D’oh! The Simpsons could be encouraging another generation of young people to take up smoking.
One of the most popular television shows in history contains a “large number” of tobacco-related scenes, say researchers who watched 400 episodes of the cartoon for science.
“We recorded 795 instances of smoking or references to smoking,” says Dr Guy Eslick, a fellow of the International Union Against Cancer and honorary associate of the University of Sydney’s School of Public Health.
“The most notable characters who smoked were Marge Simpson’s sisters Patty and Selma, Krusty the Clown and Bart’s school teacher Mrs Krabappel.”
Dr Eslick assessed the first 18 seasons of the program and found the number of smoking references per season ranged from just over 10 to more than 60.
Smoking was presented in a “positive way” in just two percent of these cases, in a negative way in 35 percent of cases and neutrally in 63 percent.
Male characters were more likely to be involved in the show’s smoking-related references.
This was despite the program’s “most prolific smokers being Patty and Selma (who) started smoking as teenagers causing their raspy voices – as seen in Season 2”.
Plot lines which presented smoking in a negative light were more likely to feature child or adolescent characters than adult characters, the study also shows.
Dr Eslick said the program’s cartoon format ensured it would have a large child-age viewership despite the adult overtones of its content, while The Simpsons merchandising was directly targeted at children.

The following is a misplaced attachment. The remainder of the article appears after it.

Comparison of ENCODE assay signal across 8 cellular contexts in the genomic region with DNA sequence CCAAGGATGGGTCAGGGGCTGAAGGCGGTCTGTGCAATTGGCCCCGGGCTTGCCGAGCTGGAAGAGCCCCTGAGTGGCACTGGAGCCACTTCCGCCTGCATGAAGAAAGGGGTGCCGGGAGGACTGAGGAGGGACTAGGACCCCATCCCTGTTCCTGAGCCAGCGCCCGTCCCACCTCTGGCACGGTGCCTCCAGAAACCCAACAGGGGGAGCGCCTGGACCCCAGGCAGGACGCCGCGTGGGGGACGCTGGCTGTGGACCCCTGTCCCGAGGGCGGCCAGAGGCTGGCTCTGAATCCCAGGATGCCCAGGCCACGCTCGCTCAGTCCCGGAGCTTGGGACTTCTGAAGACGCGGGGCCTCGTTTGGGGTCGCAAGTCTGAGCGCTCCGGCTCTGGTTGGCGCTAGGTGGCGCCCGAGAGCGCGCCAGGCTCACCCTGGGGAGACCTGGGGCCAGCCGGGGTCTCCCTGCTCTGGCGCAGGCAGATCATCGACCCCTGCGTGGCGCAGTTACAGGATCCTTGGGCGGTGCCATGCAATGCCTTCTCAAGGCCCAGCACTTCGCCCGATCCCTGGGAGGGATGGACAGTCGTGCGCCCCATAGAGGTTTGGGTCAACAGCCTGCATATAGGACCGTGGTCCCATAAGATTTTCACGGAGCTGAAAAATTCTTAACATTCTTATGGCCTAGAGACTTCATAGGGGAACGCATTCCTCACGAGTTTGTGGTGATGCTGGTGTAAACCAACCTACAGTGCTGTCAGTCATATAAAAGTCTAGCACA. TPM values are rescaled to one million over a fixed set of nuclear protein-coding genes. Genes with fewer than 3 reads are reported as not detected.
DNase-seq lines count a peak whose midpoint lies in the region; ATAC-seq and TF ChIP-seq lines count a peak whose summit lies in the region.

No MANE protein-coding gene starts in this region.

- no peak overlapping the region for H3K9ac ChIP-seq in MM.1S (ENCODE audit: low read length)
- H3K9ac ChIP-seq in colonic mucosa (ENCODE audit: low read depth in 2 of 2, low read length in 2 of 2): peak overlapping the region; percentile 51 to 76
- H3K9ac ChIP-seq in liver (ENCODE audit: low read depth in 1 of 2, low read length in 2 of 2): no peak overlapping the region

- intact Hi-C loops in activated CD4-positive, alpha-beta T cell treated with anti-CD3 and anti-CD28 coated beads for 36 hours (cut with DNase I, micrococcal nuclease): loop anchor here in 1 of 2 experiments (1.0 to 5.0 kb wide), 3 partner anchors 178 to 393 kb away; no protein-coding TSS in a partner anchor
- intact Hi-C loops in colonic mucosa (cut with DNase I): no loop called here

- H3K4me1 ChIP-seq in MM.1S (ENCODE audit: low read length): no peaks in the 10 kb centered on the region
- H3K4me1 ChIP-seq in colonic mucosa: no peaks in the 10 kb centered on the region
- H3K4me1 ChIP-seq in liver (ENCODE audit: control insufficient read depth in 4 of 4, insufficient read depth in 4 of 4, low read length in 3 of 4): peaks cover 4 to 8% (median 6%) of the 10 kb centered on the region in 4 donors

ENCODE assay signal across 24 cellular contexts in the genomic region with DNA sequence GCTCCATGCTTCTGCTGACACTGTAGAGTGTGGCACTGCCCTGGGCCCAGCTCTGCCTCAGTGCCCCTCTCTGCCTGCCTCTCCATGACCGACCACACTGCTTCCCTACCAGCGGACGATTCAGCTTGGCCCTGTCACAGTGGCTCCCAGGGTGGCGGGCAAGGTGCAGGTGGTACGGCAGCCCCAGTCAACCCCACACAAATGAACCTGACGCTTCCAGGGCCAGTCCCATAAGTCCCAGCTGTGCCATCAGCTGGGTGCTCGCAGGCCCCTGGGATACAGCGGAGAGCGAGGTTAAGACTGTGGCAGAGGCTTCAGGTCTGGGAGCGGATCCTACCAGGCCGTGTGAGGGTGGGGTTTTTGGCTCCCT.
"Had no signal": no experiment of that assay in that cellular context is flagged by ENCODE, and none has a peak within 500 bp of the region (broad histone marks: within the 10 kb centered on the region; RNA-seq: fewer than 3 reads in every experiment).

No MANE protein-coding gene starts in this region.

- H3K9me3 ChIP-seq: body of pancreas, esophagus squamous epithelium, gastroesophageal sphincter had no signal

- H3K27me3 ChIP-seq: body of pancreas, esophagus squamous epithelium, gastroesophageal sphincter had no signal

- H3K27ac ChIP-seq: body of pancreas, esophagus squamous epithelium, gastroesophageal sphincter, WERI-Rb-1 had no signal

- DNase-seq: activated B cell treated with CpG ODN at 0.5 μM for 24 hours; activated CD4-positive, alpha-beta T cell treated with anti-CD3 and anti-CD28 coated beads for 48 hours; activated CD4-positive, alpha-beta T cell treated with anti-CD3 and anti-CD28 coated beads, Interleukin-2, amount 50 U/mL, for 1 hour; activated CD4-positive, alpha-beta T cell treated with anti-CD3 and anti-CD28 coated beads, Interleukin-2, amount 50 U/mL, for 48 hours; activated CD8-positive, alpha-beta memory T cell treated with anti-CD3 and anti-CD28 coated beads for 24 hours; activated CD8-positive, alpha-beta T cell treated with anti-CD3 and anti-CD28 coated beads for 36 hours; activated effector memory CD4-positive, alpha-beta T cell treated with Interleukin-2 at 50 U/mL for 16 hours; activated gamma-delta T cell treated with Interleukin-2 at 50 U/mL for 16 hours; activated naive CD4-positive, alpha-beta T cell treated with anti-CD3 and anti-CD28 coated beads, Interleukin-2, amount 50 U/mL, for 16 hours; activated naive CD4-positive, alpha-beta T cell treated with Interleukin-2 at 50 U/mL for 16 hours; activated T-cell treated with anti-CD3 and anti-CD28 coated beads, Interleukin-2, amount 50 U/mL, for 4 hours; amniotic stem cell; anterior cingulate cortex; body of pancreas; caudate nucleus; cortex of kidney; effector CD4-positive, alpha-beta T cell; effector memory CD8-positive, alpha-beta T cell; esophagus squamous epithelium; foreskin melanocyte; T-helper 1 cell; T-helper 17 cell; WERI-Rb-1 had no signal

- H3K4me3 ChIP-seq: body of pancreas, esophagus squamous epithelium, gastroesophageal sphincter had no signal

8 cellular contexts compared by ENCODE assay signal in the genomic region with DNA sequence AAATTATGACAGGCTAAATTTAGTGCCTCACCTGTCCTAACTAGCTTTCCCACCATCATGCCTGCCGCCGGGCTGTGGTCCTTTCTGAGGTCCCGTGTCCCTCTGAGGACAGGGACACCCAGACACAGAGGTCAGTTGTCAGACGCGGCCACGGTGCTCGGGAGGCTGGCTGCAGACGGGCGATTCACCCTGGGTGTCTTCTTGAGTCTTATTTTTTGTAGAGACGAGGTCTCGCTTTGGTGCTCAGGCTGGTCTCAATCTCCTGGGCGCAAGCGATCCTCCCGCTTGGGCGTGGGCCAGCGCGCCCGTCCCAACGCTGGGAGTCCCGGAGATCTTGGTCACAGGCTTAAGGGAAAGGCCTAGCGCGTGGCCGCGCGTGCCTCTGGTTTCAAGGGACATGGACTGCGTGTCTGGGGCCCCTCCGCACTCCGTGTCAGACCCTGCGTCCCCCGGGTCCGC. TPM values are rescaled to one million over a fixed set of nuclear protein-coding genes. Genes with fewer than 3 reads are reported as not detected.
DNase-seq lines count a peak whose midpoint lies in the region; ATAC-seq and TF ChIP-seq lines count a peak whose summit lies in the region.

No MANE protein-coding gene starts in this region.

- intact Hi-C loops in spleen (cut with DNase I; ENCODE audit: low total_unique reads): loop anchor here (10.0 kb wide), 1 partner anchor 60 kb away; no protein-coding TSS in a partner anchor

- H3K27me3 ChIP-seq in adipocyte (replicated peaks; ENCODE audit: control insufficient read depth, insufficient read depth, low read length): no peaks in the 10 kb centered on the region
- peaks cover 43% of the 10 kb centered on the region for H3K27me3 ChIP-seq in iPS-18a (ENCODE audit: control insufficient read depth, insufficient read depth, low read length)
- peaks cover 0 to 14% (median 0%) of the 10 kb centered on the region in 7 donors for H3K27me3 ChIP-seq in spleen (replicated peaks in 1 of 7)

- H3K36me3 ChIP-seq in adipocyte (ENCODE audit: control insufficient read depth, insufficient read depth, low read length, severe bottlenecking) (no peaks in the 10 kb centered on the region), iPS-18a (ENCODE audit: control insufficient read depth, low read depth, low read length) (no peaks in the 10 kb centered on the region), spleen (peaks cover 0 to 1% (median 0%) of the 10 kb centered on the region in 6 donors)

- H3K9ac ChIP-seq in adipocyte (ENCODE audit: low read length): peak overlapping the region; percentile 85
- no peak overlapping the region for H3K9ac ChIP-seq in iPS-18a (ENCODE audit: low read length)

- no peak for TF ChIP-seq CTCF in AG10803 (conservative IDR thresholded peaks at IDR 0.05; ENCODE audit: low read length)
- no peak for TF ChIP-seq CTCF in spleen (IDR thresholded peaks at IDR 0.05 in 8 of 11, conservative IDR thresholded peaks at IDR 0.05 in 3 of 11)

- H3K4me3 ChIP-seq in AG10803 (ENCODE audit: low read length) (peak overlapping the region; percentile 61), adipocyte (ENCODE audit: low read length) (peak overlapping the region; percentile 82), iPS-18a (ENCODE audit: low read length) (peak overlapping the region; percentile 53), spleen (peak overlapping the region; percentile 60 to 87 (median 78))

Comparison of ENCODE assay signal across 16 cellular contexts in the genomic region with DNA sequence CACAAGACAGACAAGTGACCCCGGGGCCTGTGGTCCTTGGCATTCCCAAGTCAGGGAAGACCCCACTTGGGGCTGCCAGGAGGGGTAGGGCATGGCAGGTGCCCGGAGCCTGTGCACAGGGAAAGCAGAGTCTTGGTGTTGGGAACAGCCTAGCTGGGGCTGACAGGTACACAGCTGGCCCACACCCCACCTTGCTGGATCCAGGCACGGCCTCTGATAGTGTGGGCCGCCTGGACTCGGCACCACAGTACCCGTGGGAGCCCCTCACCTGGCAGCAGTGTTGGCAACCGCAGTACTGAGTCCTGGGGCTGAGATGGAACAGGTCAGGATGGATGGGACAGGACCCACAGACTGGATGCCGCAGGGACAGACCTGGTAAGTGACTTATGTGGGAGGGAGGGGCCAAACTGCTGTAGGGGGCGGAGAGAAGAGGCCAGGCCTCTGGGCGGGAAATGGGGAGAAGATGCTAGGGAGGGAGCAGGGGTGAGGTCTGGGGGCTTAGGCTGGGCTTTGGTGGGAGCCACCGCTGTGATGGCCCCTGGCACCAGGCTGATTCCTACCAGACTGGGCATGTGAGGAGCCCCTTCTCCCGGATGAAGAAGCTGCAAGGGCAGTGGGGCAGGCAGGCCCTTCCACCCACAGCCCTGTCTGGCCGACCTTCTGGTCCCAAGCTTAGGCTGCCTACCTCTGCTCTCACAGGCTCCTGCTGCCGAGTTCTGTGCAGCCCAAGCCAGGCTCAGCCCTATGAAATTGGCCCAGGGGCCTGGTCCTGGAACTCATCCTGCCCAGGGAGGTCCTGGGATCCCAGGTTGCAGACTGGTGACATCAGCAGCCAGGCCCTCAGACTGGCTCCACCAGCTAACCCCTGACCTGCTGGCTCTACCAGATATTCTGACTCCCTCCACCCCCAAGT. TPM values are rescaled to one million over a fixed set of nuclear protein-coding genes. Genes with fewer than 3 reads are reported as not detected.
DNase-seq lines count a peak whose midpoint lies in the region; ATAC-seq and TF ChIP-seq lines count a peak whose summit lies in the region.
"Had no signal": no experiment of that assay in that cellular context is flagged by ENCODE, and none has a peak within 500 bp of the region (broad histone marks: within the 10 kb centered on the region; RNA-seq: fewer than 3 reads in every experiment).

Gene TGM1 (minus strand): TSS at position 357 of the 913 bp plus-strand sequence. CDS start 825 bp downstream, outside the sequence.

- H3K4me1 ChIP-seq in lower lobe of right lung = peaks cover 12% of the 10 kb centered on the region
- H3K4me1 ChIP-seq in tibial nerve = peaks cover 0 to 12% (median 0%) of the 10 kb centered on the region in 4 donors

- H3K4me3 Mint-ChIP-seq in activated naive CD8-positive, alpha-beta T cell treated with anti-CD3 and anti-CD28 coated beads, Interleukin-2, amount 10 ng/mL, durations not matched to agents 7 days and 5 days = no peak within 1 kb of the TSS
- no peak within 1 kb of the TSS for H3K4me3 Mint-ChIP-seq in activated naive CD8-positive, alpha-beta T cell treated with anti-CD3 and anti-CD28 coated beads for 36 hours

He said earlier research had shown children who watch more television were more likely to start smoking at a younger age.
There was also a link between onscreen use of cigarettes by movie stars and an increased likelihood of adolescent viewers taking up the habit.
“Even instances of smoking being reflected in a negative way, particularly among young characters, could have an impact on promoting children to smoke cigarettes,” Dr Eslick said.
The study concludes: “Viewing The Simpsons characters smoking may prompt children to consider smoking at an early age”.
The research is to be published in the Medical Journal of Australia, and today (Sunday) is World No Tobacco Day.
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